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Xiaomi to open car plant in Beijing with annual output of 300,000 vehicles – Beijing govt

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November 27, 2021

SHANGHAI (Reuters) – Chinese smartphone giant Xiaomi Corp will build a plant that can produce 300,000 vehicles annually in Beijing for its electric vehicle unit, authorities in the capital said on Saturday.

The plant will be constructed in two phases and Xiaomi will also built its auto unit’s headquarters, sales and research offices in the Beijing Economic and Technological Development Zone, the government-backed economic development agency Beijing E-Town said on its official WeChat account.

Beijing E-Town said it anticipated the plant reaching mass production in 2024, a goal announced by Xiaomi’s Chief Executive Lei Jun in October.

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In March, Xiaomi said it would commit to investing $10 billion in a new electric car division over 10 years. The company completed the business registration of its EV unit in late August.

The company has been opening thousands of stores to spur domestic sales growth for its smartphone business but eventually intends to use these shops as a channel for its plans to sell electric vehicles.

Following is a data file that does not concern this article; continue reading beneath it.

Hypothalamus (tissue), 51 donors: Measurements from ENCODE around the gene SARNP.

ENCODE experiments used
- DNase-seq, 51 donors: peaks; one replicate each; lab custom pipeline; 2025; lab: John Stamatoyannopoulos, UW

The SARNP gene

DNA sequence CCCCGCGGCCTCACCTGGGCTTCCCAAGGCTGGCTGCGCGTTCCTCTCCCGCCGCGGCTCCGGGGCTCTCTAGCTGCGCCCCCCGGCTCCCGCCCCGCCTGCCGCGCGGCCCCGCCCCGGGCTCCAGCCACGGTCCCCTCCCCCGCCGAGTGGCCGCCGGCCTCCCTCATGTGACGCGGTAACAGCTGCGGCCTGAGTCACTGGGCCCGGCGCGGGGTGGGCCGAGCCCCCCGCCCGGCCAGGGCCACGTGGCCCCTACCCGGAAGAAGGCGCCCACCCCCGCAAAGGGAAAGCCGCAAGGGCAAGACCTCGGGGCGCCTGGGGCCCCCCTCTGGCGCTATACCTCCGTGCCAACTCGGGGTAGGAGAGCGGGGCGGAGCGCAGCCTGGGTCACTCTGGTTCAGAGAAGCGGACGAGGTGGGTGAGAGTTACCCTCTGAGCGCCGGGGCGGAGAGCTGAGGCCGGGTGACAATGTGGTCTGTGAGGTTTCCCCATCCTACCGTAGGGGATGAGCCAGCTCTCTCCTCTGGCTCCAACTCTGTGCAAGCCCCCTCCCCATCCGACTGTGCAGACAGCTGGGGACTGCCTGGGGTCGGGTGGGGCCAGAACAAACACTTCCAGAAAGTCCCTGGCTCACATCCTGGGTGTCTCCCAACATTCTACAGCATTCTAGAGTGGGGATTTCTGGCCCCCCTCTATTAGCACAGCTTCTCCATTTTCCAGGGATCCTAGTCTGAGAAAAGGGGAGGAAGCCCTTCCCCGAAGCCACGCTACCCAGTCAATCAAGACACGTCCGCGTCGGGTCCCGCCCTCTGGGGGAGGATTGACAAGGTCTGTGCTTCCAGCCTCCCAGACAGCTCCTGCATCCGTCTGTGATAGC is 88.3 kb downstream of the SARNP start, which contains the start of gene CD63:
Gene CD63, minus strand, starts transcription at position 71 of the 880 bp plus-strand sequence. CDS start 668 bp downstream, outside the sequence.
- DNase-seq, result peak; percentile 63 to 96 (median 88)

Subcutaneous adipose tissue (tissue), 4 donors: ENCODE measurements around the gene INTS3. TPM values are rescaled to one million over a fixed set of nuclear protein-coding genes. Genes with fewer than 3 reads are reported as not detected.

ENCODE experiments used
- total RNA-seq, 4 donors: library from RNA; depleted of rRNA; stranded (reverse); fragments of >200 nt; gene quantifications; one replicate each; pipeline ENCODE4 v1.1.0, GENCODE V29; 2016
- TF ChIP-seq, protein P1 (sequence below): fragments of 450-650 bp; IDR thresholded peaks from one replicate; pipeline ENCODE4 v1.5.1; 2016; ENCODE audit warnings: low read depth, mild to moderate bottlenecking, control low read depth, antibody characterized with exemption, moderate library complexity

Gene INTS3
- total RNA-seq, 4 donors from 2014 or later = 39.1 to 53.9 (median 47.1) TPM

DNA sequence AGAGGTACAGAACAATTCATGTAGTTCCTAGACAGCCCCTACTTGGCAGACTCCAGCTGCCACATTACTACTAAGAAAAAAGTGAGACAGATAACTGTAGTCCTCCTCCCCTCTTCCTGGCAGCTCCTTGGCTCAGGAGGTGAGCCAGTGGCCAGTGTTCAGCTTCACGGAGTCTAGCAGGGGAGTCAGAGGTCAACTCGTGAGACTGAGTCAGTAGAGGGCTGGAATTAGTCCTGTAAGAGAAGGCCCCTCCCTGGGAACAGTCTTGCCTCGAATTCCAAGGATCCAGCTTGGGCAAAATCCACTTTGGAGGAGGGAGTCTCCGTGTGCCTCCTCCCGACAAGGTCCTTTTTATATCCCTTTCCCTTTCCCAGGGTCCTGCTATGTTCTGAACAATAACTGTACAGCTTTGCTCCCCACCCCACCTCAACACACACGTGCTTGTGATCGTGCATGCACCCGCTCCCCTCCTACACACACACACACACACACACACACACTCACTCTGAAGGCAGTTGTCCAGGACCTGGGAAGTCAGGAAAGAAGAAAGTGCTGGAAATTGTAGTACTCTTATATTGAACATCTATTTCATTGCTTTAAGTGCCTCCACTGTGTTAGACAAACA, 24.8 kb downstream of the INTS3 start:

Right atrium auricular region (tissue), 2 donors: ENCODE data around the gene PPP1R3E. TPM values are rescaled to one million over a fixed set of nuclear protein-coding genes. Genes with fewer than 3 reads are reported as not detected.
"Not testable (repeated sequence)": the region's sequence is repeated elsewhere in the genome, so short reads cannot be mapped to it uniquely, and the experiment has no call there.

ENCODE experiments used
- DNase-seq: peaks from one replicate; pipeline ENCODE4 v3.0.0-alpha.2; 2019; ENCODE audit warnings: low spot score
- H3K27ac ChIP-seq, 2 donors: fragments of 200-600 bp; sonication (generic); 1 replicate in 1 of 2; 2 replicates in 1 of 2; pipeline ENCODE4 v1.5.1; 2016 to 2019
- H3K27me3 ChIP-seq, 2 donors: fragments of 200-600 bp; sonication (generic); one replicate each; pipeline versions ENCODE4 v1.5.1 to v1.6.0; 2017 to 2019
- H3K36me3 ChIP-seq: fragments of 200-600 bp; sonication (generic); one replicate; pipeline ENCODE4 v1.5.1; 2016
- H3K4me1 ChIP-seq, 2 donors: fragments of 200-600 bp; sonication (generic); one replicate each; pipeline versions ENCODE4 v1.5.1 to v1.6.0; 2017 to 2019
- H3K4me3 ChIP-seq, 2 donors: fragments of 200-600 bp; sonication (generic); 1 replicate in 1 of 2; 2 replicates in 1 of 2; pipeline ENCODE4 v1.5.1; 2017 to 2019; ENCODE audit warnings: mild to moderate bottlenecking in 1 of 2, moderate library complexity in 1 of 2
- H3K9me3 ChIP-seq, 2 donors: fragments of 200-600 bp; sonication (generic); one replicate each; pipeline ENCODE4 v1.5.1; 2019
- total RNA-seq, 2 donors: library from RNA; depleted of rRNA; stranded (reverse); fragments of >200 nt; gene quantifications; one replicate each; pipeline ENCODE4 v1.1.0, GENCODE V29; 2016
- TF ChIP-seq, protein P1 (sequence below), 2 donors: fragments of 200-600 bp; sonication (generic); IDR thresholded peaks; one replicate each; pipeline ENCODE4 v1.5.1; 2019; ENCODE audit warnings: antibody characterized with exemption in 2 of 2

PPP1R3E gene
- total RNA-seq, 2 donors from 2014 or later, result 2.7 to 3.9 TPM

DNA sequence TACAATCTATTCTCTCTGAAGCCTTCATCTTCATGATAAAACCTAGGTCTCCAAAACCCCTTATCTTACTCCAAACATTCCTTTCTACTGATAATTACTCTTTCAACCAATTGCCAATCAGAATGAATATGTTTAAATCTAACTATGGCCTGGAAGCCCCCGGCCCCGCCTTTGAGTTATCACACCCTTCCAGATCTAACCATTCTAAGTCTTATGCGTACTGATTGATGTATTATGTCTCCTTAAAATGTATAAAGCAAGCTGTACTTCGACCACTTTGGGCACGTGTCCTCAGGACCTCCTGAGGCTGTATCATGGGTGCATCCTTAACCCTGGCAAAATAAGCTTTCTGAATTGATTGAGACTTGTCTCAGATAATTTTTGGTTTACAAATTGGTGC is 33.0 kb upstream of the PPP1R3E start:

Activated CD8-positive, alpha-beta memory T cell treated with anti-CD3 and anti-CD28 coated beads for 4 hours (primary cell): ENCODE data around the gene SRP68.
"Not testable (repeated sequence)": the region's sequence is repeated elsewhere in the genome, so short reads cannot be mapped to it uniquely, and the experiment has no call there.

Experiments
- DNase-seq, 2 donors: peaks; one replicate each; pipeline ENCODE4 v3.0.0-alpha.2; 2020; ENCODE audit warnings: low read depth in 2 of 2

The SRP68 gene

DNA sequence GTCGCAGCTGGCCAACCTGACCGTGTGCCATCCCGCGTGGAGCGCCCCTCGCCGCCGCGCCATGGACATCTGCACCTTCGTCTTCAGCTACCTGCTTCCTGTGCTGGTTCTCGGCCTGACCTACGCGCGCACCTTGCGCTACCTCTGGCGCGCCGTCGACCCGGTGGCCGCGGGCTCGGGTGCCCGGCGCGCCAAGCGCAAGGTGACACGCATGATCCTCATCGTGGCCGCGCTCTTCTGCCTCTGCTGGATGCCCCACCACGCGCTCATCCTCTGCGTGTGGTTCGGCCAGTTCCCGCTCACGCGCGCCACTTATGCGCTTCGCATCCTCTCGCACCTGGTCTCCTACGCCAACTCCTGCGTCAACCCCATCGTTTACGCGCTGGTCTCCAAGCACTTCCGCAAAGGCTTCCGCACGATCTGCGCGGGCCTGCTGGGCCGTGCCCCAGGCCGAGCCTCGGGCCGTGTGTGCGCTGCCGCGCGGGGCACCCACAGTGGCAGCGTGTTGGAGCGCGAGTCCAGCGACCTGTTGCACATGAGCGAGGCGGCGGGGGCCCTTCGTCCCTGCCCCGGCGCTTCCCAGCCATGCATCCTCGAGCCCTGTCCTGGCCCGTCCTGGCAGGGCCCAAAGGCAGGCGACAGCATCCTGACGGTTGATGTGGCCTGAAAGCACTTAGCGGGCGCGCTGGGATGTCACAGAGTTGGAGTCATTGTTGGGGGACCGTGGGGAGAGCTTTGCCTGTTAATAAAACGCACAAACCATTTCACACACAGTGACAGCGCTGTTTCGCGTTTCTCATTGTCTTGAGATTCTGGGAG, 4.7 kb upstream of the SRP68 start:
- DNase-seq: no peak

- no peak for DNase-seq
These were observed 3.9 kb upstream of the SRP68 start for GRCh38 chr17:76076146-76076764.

(Reporting by Brenda Goh; Editing by William Mallard)

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Eni sells Snam 49.9% stake in Algeria gas pipelines for 385 million euros

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November 27, 2021

MILAN (Reuters) -Italian energy group Eni has agreed to sell gas group Snam 49.9% of its stake in strategic pipelines carrying Algerian gas into Italy for 385 million euros ($436 million), the two companies said on Saturday.

The pipelines will be jointly controlled by the two companies, they said in a joint statement.

Italy imports more than 90% of its overall gas needs and Algerian gas currently accounts for around 30% of flows.

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“This transaction allows us to free up new resources to be used on our energy transition path,” Eni Chief Executive Claudio Descalzi said.

Eni is working on spinning off a series of oil and gas operations into new joint ventures to help reduce debt and fund its shift to low-carbon energy.

Snam, which owns a 20% stake in the TAP pipeline that carries Azeri gas into Italy, makes most of its money from managing Italy’s gas transport grid.

It has pledged to spend more on new green business lines such as hydrogen and, like other gas grid operators in Europe, is upgrading its gas network to be hydrogen ready.

“In the future, North Africa could also become a hub for producing solar energy and green hydrogen,” Snam CEO Marco Alvera said.

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The pipeline companies involved in the deal posted net income of around 90 million euros in 2020.

($1 = 0.8836 euros)

(Reporting by Stephen Jewkes, editing by Giselda Vagnoni)